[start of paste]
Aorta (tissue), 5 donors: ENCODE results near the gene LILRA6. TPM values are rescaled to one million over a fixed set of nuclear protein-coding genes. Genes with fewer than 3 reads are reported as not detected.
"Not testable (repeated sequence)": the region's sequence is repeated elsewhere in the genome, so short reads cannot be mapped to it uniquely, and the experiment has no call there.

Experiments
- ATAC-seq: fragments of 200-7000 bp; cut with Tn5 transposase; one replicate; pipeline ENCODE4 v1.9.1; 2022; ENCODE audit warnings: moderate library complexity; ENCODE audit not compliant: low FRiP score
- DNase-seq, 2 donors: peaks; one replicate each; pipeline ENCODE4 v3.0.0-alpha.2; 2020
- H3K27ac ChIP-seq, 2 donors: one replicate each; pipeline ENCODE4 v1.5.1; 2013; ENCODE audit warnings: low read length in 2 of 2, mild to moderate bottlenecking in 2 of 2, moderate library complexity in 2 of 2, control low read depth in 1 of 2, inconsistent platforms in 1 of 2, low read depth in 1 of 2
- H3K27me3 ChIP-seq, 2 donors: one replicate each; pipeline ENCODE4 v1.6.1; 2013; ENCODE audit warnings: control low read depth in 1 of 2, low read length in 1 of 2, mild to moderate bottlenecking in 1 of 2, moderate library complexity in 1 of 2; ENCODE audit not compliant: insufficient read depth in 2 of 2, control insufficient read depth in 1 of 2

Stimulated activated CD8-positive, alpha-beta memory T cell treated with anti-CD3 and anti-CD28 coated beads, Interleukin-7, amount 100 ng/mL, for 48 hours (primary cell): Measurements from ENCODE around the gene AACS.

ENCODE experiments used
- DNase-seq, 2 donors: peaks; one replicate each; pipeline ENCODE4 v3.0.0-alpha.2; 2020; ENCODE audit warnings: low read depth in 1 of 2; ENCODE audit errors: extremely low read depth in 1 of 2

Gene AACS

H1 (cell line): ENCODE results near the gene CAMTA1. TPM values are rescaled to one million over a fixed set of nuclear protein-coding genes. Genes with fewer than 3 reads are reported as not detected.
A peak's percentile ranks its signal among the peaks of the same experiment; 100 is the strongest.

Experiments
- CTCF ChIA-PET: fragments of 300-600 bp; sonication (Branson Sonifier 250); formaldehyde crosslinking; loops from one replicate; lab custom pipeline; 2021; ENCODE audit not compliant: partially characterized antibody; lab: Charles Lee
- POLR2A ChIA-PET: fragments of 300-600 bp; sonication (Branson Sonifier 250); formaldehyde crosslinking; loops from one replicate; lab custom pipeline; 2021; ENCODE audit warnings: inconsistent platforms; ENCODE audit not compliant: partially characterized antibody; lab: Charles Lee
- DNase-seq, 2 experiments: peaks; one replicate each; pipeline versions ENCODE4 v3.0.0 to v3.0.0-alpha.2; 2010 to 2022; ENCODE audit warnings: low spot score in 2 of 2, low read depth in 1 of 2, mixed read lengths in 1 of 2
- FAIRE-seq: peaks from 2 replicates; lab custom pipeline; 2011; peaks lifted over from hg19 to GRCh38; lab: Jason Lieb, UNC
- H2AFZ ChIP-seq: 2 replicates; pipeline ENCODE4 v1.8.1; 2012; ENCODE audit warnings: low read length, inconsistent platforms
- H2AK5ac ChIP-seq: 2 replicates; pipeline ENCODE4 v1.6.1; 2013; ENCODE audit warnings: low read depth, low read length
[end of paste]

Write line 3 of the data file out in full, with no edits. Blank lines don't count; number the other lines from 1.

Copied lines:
Experiments